Baltimore lead-paint lawyer disbarred after pilfering clients for personal gain

The state’s top court has disbarred a Baltimore lawyer for altering client files to make them less attractive to the firm he was working for so he could pick up the clients when he opened his own solo practice.

In a split 4-3 decision, the Court of Appeals disbarred Gregory R. Keiner for violating the Maryland Rules of Professional Conduct despite the centerpiece of his argument that alcoholism and depression drove his actions.

The majority opinion by Judge Mary Ellen Barbera, published Friday, said that while depression and alcoholism no doubt affected Keiner, his actions were driven more by a desire to build up a business for himself. Barbera said Keiner was able to manage a busy practice, was successful in his litigation and generated a substantial income despite the problems.

Keiner, licensed in Maryland since 2002, joined the Law Offices of Evan K. Thalenberg PA in February 2003. According to court records, Keiner primarily worked lead-paint cases.

“The cause of [Keiner’s] actions was a desire to keep for himself more of the income he had been generating for the firm,” Barbera wrote. “Of course, an ambition to improve one’s financial circumstances is not a fault or defect. The manner in which such goals are pursued is key.”

Judge John C. Eldridge wrote the dissenting opinion and was joined by Chief Judge Robert M. Bell and Judge Joseph F. Murphy Jr. Eldridge wrote that an indefinite suspension rather than disbarment would be a more fitting sanction.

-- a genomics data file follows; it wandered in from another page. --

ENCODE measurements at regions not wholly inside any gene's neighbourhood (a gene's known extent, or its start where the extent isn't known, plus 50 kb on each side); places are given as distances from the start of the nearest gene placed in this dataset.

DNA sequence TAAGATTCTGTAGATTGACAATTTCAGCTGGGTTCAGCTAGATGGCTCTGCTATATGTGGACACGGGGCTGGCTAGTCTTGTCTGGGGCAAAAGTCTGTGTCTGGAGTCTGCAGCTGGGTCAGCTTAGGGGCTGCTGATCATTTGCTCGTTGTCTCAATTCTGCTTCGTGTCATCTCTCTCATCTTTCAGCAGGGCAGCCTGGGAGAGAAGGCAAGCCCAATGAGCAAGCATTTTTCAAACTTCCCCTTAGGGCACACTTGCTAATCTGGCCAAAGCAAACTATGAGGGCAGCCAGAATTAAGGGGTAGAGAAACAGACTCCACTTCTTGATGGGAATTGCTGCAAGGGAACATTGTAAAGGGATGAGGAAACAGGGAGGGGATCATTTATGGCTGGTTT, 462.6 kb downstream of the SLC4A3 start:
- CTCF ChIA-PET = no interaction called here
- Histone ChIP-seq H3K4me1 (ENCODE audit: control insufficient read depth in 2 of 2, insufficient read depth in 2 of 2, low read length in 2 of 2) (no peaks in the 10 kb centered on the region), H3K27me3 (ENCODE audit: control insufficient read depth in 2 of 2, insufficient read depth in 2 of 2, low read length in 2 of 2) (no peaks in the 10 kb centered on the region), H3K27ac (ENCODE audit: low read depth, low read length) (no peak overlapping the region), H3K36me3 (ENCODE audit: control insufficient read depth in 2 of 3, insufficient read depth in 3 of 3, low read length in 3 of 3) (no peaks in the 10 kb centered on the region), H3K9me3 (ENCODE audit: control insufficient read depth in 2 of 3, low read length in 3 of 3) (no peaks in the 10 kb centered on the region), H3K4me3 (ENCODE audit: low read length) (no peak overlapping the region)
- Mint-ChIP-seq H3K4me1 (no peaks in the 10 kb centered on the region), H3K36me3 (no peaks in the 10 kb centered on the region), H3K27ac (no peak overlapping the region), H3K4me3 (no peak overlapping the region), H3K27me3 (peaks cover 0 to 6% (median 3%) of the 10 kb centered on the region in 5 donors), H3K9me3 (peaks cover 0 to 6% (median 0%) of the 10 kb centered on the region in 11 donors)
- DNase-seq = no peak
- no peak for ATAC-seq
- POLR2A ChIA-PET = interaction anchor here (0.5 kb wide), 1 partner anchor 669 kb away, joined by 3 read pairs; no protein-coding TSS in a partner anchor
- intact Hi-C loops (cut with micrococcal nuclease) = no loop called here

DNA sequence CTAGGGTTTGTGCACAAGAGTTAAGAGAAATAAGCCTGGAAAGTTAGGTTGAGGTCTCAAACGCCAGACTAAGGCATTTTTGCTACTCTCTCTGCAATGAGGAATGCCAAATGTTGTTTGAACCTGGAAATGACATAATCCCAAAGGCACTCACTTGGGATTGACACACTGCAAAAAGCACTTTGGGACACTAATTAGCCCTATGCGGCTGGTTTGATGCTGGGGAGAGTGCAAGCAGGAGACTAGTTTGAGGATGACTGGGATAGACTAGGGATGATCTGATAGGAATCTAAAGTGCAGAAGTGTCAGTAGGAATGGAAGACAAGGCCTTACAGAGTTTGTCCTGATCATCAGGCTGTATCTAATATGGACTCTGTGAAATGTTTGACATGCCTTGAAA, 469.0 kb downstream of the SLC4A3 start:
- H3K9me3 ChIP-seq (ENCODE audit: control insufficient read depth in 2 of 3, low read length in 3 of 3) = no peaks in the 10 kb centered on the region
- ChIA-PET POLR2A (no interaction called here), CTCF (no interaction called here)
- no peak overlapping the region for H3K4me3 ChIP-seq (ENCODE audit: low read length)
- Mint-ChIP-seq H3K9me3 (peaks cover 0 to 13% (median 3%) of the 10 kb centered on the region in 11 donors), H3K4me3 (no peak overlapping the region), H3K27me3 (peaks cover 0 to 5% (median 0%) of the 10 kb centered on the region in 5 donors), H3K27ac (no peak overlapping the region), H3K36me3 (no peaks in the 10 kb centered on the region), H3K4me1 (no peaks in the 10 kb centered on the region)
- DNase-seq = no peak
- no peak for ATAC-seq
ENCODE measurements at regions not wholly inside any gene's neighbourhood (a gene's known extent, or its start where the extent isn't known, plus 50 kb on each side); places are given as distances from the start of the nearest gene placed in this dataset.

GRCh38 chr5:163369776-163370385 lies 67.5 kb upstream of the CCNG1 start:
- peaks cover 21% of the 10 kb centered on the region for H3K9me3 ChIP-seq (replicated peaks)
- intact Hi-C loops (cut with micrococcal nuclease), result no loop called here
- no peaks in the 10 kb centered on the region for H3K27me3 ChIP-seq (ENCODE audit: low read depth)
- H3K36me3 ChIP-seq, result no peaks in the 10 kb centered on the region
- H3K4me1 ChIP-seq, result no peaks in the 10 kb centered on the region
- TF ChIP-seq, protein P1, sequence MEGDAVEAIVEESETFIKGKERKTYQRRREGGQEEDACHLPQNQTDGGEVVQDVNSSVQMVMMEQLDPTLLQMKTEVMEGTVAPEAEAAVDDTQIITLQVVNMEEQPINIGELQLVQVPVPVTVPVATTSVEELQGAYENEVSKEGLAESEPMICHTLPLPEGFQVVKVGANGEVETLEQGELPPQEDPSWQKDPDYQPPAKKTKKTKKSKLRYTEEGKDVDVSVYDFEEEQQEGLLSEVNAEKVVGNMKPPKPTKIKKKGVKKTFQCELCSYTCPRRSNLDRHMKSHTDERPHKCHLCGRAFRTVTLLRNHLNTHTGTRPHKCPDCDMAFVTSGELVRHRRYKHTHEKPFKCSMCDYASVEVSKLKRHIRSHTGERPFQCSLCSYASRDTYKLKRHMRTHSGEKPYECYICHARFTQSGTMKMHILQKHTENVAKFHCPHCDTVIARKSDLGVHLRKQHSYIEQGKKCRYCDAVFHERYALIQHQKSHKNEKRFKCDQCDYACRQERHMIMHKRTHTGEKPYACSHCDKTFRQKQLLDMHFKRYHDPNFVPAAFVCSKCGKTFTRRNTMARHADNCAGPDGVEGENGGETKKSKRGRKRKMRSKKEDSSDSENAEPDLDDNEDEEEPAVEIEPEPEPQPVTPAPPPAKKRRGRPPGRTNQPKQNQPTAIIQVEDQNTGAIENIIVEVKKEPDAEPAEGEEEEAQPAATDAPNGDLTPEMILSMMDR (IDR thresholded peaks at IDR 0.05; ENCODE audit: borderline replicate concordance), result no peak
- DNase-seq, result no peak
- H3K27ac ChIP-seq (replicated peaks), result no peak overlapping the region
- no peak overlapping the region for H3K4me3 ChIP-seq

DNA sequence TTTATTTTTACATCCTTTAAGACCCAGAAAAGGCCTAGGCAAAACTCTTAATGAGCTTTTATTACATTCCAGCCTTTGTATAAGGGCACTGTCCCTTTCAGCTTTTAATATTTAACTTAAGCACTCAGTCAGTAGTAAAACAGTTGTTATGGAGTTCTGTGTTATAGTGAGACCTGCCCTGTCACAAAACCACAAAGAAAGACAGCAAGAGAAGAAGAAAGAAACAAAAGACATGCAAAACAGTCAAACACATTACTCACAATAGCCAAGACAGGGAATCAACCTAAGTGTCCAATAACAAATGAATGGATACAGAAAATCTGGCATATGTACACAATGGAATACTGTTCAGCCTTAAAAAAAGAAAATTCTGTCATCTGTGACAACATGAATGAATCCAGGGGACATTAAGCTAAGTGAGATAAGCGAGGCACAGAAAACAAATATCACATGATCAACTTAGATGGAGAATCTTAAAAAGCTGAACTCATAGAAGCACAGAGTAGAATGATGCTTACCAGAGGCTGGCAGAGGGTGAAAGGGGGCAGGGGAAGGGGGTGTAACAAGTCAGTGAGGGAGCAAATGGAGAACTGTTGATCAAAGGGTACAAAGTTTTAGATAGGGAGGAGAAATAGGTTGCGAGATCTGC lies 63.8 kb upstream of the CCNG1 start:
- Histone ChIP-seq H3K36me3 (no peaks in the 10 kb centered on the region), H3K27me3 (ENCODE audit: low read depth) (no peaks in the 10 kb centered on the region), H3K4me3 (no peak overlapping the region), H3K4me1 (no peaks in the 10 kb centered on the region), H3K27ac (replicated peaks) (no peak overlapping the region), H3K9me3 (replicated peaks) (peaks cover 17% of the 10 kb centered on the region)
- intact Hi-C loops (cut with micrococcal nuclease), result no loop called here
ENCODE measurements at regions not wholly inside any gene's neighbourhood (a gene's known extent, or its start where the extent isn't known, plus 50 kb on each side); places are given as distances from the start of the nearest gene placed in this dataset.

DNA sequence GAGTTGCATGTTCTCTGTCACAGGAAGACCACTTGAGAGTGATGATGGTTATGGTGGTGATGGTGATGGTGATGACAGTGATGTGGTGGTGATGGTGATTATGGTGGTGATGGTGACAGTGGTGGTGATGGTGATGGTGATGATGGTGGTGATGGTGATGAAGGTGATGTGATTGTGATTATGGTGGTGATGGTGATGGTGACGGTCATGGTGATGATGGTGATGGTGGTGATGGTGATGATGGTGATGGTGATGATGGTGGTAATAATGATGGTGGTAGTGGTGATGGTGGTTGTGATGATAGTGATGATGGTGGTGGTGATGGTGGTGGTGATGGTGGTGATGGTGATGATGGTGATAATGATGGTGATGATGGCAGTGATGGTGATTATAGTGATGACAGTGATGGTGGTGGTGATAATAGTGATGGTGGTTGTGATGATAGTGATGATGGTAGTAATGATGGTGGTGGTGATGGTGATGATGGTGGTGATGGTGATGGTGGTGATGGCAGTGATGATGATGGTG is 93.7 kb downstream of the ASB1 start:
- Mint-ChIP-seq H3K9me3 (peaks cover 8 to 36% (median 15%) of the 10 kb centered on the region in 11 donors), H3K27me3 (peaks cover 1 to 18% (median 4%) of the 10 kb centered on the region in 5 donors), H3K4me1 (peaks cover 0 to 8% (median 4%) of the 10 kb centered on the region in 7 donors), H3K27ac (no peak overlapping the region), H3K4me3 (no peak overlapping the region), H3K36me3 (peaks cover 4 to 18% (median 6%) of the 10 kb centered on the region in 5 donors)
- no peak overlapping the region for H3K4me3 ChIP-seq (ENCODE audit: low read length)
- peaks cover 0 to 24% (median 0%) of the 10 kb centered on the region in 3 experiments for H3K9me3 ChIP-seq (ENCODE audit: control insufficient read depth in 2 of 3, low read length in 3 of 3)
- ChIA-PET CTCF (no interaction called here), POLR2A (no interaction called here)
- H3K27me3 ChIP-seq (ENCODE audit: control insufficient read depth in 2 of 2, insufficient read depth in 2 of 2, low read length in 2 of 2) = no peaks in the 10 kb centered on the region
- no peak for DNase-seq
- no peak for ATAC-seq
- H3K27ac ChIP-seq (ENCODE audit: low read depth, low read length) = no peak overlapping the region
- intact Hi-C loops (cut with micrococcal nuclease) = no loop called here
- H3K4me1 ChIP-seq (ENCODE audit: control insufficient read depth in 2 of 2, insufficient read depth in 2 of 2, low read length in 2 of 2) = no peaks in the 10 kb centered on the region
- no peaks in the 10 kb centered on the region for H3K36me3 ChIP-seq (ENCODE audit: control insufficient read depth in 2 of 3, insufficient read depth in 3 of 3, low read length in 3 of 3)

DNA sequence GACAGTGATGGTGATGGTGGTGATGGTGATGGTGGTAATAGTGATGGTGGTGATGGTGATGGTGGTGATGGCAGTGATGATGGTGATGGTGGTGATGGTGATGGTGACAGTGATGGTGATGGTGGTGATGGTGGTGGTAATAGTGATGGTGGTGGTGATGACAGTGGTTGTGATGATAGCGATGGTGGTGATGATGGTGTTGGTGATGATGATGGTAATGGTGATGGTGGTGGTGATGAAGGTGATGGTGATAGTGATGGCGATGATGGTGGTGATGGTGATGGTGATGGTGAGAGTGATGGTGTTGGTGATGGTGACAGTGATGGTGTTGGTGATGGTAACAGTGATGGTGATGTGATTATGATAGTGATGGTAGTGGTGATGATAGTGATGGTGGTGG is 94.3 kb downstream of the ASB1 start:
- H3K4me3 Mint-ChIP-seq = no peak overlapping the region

The Attorney Grievance Commission filed the petition for disciplinary action against Keiner on July 28, 2010. On Dec. 17, Howard County Circuit Court Judge Timothy J. McCrone conducted an evidentiary hearing on the petition, determining that Keiner’s alteration of the files was criminal and his alcoholism and depression were not responsible for his actions.

The case was argued in the high court on April 7, and the majority opinion agreed with McCrone’s findings.

“Put simply, [Keiner’s] conduct was dishonest, it was intentional, and it was solely motivated by the desire for personal gain,” Barbera wrote.

According to court records, Keiner planned from June 2008 until March 2009 to open a solo practice that would enable him to earn more money. To help build that business, he intended to recruit clients from the Thalenberg law firm, where he was working.

Keiner changed computer and paper files on existing clients to make it look like the cases had already been closed when they were actually still active. He also changed clients’ blood lead levels in the files so they appeared to be lower than actual, or nonexistent. He then mocked up termination letters for the clients, which sat in the folders but were never actually sent.

He also used firm resources and office supplies, along with its Accurint subscription, to solicit approximately 200 potential clients. Keiner also sought medical and laboratory results for potential clients using his own letterhead while still working for Thalenberg. The firm uncovered his actions when it received a solicitation letter Keiner had written to a client. He was then fired but worked with the firm and the court to uncover the tainted files.



AGC v. Keiner, Misc. AG No. 24, Sept. 2010 Term. Argued April 7, 2011. Opinion by Barbera, J.; dissent by Eldridge, J. Filed Aug. 19, 2011. Reported.


Did the hearing judge err in discounting extenuating circumstances of alcoholism and depression and finding that the lawyer violated the Maryland Rules of Professional Conduct?


No, exceptions denied; disbarment imposed.


Glenn M. Grossman for petitioner; Daniel M. Clements for respondent

RecordFax # 11-0819-22

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